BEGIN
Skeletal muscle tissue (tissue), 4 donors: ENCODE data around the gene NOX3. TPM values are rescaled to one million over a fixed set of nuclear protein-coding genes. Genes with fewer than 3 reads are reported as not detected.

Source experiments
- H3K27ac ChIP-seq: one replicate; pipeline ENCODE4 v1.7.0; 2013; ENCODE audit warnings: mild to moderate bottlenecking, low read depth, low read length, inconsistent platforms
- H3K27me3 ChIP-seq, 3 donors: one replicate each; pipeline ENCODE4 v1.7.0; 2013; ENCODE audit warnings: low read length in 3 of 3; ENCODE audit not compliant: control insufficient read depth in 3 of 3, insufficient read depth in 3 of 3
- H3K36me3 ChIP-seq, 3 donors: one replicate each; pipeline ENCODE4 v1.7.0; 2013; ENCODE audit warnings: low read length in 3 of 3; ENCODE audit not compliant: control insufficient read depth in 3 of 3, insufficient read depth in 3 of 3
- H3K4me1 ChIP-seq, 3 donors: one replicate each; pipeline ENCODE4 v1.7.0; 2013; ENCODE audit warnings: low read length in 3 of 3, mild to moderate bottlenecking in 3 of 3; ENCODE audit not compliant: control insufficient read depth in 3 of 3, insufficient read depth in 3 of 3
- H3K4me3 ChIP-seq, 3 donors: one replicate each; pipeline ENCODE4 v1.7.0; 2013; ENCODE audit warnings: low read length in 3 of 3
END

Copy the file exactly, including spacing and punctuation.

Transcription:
Skeletal muscle tissue (tissue), 4 donors: ENCODE data around the gene NOX3. TPM values are rescaled to one million over a fixed set of nuclear protein-coding genes. Genes with fewer than 3 reads are reported as not detected.

Source experiments
- H3K27ac ChIP-seq: one replicate; pipeline ENCODE4 v1.7.0; 2013; ENCODE audit warnings: mild to moderate bottlenecking, low read depth, low read length, inconsistent platforms
- H3K27me3 ChIP-seq, 3 donors: one replicate each; pipeline ENCODE4 v1.7.0; 2013; ENCODE audit warnings: low read length in 3 of 3; ENCODE audit not compliant: control insufficient read depth in 3 of 3, insufficient read depth in 3 of 3
- H3K36me3 ChIP-seq, 3 donors: one replicate each; pipeline ENCODE4 v1.7.0; 2013; ENCODE audit warnings: low read length in 3 of 3; ENCODE audit not compliant: control insufficient read depth in 3 of 3, insufficient read depth in 3 of 3
- H3K4me1 ChIP-seq, 3 donors: one replicate each; pipeline ENCODE4 v1.7.0; 2013; ENCODE audit warnings: low read length in 3 of 3, mild to moderate bottlenecking in 3 of 3; ENCODE audit not compliant: control insufficient read depth in 3 of 3, insufficient read depth in 3 of 3
- H3K4me3 ChIP-seq, 3 donors: one replicate each; pipeline ENCODE4 v1.7.0; 2013; ENCODE audit warnings: low read length in 3 of 3